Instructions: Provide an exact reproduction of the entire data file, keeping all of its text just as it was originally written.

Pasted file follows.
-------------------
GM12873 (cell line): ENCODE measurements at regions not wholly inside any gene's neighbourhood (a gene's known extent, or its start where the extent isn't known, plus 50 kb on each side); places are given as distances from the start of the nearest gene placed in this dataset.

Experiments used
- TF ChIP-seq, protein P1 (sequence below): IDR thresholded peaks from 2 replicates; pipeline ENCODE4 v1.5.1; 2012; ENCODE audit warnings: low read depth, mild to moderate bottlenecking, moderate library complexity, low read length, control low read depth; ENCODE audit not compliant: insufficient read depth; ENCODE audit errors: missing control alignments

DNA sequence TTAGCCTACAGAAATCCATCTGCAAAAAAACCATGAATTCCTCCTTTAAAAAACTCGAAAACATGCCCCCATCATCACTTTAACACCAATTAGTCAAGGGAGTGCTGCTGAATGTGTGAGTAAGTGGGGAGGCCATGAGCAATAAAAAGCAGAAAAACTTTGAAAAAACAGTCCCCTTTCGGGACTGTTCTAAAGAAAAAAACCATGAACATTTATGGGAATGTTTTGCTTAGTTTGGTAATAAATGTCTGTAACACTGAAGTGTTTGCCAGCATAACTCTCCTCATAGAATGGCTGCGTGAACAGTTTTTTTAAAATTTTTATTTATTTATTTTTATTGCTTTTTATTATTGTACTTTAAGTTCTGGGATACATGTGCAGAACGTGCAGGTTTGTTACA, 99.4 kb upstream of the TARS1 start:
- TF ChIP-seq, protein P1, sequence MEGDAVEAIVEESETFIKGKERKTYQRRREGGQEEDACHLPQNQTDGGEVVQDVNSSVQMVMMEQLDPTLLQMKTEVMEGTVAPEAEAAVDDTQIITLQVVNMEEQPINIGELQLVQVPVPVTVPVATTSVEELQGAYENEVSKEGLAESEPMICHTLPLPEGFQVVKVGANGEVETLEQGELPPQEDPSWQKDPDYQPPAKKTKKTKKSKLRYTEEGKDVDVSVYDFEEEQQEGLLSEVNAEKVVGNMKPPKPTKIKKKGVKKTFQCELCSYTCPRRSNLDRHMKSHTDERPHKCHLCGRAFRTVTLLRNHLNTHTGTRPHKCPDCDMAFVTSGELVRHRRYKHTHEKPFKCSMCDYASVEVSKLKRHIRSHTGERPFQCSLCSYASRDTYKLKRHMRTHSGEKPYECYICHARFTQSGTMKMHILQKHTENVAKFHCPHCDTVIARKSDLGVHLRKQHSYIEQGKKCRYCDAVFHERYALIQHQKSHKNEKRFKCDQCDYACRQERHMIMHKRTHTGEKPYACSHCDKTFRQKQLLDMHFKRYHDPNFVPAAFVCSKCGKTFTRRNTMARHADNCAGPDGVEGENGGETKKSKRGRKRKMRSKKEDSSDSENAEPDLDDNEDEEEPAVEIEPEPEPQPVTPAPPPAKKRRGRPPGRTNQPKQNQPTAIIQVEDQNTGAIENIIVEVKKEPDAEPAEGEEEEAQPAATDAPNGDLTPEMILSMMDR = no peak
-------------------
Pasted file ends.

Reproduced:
GM12873 (cell line): ENCODE measurements at regions not wholly inside any gene's neighbourhood (a gene's known extent, or its start where the extent isn't known, plus 50 kb on each side); places are given as distances from the start of the nearest gene placed in this dataset.

Experiments used
- TF ChIP-seq, protein P1 (sequence below): IDR thresholded peaks from 2 replicates; pipeline ENCODE4 v1.5.1; 2012; ENCODE audit warnings: low read depth, mild to moderate bottlenecking, moderate library complexity, low read length, control low read depth; ENCODE audit not compliant: insufficient read depth; ENCODE audit errors: missing control alignments

DNA sequence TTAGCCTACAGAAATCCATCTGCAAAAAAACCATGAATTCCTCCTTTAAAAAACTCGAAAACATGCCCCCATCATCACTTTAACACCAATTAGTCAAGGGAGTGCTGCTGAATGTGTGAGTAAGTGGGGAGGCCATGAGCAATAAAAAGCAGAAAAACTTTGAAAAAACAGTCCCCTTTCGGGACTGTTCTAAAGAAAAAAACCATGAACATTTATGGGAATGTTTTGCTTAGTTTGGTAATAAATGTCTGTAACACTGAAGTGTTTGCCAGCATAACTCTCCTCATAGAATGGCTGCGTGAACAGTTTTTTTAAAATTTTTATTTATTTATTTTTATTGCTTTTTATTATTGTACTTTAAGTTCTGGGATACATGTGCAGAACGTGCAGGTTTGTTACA, 99.4 kb upstream of the TARS1 start:
- TF ChIP-seq, protein P1, sequence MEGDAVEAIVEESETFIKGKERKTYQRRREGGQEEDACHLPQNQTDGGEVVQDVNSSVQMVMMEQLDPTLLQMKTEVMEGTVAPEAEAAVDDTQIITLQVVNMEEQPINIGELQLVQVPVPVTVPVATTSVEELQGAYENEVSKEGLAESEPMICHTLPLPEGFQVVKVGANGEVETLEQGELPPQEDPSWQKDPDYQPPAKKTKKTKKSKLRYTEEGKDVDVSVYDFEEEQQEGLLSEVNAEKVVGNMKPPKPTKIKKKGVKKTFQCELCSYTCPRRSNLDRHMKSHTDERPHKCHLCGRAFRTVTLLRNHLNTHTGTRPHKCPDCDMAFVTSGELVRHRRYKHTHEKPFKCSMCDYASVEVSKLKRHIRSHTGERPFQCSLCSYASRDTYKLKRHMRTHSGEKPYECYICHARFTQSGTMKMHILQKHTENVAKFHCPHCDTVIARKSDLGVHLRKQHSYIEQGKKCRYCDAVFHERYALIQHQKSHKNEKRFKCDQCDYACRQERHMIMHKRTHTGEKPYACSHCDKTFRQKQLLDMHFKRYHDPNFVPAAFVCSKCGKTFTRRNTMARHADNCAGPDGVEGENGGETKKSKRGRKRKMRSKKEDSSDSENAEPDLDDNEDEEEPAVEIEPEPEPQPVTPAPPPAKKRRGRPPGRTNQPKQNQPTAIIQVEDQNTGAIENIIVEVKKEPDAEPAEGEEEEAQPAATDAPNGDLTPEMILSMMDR = no peak